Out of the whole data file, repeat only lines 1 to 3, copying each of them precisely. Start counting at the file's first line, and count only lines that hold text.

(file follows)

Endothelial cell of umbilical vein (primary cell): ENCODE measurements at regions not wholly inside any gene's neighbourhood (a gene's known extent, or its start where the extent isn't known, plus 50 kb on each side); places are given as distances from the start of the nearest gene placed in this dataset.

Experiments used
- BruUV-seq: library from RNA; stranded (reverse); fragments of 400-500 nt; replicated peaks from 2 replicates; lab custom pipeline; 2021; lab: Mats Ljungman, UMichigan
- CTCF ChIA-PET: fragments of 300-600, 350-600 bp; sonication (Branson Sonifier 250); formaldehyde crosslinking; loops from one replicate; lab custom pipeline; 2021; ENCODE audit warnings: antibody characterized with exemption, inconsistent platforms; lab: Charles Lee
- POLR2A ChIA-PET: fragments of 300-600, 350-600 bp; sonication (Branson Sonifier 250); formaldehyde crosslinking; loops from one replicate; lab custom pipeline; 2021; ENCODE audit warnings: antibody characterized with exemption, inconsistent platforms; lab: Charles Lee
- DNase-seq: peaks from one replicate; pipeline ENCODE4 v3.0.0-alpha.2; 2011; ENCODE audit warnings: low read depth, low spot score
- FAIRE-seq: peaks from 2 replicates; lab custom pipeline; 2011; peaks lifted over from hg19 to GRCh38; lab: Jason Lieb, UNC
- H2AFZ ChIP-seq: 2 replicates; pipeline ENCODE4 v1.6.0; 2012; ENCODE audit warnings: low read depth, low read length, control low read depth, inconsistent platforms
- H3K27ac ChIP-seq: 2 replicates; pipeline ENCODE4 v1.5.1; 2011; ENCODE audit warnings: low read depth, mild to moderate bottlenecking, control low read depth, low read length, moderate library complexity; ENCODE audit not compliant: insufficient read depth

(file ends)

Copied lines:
Endothelial cell of umbilical vein (primary cell): ENCODE measurements at regions not wholly inside any gene's neighbourhood (a gene's known extent, or its start where the extent isn't known, plus 50 kb on each side); places are given as distances from the start of the nearest gene placed in this dataset.

Experiments used
- BruUV-seq: library from RNA; stranded (reverse); fragments of 400-500 nt; replicated peaks from 2 replicates; lab custom pipeline; 2021; lab: Mats Ljungman, UMichigan